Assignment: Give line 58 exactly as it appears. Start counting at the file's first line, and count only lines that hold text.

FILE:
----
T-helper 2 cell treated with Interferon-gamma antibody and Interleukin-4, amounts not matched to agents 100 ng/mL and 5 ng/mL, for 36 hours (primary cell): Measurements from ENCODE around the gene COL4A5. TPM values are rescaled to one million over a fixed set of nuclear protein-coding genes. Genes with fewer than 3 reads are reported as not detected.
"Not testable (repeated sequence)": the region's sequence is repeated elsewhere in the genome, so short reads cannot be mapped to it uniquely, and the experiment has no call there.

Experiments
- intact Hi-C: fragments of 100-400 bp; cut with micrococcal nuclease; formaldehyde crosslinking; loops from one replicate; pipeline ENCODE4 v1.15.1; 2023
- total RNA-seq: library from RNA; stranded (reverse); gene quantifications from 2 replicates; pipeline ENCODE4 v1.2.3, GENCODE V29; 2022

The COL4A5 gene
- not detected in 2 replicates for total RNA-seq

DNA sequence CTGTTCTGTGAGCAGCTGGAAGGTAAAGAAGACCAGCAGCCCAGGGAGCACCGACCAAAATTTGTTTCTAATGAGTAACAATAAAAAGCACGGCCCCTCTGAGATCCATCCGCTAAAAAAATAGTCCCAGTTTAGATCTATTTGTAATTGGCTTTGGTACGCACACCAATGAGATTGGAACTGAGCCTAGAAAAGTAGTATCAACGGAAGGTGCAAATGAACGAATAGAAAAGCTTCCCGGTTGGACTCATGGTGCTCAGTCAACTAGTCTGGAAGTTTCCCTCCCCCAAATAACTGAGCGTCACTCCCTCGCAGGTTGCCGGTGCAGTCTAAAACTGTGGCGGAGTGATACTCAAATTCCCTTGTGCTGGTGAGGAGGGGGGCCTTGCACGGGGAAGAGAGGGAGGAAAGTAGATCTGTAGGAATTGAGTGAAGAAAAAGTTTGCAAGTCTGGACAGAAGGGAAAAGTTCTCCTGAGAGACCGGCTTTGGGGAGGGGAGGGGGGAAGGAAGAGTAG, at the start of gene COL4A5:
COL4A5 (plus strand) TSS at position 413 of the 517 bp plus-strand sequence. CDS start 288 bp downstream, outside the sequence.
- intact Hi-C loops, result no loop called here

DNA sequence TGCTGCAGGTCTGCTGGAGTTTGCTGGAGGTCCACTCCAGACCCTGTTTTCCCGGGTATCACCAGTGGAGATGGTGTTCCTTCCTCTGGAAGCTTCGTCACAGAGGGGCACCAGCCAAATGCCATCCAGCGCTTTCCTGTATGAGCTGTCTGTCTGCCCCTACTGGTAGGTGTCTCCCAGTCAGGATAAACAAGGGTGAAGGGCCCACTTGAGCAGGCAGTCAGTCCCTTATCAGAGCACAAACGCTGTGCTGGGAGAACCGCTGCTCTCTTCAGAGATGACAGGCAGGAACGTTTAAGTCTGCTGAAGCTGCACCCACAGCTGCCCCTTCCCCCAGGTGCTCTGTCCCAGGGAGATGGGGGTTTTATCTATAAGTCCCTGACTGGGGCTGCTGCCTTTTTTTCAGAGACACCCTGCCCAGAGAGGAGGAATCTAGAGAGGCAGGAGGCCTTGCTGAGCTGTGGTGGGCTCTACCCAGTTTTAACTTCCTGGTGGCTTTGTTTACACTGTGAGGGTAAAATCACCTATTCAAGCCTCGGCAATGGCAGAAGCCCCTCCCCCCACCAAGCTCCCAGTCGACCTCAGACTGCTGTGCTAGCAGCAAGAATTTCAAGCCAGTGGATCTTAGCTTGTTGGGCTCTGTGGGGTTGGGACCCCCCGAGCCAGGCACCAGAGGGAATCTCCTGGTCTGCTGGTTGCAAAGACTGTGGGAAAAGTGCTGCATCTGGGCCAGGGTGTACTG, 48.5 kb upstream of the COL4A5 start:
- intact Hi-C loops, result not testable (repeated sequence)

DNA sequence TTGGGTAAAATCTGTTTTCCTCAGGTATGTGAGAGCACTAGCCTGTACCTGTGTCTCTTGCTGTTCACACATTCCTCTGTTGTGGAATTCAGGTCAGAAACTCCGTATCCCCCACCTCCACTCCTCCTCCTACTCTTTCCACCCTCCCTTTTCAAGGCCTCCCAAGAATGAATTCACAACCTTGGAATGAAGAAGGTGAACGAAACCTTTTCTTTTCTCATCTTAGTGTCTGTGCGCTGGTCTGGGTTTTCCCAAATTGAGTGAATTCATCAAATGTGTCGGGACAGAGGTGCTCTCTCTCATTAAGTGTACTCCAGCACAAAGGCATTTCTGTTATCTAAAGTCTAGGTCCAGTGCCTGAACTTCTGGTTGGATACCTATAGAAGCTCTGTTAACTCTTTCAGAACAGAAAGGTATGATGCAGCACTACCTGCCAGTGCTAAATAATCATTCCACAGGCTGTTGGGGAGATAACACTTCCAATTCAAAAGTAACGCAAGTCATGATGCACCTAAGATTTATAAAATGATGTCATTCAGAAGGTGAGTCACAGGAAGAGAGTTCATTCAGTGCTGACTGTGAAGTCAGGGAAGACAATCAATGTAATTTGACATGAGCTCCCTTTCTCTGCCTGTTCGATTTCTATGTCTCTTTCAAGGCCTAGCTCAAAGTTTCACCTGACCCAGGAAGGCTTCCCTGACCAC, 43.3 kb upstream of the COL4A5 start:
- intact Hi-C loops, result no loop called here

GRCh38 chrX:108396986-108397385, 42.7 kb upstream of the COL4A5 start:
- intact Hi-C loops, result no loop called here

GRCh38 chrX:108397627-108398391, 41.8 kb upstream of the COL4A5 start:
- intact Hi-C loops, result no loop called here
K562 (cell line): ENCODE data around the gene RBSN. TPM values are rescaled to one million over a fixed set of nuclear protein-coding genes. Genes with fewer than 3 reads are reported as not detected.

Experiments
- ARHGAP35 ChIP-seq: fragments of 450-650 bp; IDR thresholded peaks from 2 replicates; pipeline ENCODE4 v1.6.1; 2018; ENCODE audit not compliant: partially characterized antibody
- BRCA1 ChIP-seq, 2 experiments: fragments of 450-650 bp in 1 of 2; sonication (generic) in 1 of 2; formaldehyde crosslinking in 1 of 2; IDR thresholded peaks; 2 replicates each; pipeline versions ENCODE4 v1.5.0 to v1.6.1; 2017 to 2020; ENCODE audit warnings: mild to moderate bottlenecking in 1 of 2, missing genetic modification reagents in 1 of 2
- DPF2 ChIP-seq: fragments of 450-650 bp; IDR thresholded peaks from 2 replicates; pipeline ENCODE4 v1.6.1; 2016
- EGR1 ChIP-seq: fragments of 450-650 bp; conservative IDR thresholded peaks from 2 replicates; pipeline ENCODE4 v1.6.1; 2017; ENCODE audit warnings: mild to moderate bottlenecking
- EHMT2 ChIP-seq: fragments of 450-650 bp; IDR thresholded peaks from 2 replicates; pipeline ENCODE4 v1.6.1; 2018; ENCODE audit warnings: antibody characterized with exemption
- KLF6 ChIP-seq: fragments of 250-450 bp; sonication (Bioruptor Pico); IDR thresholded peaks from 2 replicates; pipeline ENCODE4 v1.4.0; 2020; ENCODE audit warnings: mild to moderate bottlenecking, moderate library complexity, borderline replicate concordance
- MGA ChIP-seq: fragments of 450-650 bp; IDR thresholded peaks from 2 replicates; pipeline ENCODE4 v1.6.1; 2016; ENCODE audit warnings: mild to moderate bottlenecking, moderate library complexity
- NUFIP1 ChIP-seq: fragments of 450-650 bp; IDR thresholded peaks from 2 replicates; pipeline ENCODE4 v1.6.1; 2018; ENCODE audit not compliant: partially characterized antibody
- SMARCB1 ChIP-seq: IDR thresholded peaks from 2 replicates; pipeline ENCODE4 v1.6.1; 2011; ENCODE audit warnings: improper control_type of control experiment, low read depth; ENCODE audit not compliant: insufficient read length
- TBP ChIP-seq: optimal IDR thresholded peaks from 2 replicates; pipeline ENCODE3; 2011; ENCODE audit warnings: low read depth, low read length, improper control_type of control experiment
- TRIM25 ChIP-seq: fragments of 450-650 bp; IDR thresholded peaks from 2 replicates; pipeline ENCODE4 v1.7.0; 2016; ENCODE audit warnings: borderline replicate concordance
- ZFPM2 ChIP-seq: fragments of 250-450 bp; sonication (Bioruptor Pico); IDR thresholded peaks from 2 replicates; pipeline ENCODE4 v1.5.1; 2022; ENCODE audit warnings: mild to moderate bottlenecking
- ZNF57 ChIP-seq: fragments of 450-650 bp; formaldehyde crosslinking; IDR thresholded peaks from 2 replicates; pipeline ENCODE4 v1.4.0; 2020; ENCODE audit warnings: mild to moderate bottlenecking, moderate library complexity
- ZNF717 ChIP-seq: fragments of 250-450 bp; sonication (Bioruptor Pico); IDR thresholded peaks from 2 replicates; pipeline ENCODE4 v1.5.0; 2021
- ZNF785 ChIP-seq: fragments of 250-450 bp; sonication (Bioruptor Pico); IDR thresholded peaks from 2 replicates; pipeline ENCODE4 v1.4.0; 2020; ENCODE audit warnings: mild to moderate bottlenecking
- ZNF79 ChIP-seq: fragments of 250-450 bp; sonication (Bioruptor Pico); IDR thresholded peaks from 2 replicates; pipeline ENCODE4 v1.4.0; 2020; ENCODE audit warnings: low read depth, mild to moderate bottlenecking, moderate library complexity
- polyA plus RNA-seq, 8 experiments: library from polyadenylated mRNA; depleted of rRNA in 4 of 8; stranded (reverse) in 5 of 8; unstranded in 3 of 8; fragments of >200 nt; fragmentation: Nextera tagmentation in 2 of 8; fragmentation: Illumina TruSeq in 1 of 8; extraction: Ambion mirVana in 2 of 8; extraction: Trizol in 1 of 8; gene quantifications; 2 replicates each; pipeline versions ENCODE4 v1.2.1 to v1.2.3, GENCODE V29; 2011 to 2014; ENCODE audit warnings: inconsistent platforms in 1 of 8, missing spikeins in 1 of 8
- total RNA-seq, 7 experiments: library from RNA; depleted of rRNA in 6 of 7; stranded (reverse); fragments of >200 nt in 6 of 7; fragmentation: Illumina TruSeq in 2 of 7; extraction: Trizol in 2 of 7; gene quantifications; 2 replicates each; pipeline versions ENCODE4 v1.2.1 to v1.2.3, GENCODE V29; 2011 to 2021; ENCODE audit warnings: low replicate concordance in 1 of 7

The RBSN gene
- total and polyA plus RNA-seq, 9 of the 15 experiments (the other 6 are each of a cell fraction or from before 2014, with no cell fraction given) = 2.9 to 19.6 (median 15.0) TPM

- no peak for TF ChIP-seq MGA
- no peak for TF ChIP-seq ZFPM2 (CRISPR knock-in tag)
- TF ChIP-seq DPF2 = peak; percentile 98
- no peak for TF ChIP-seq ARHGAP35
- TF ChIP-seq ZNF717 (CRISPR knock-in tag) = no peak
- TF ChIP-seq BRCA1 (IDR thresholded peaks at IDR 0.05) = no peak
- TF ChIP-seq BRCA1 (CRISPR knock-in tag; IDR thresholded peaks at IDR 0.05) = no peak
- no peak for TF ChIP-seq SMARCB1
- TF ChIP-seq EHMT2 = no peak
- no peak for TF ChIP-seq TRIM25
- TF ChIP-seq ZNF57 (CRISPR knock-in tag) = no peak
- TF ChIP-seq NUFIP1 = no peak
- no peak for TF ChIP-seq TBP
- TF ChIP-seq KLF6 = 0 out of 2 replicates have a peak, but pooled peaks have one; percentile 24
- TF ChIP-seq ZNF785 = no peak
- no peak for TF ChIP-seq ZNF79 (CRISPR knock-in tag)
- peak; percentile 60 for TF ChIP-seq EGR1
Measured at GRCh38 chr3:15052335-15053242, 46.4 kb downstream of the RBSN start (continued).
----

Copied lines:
Measured at GRCh38 chr3:15052335-15053242, 46.4 kb downstream of the RBSN start (continued).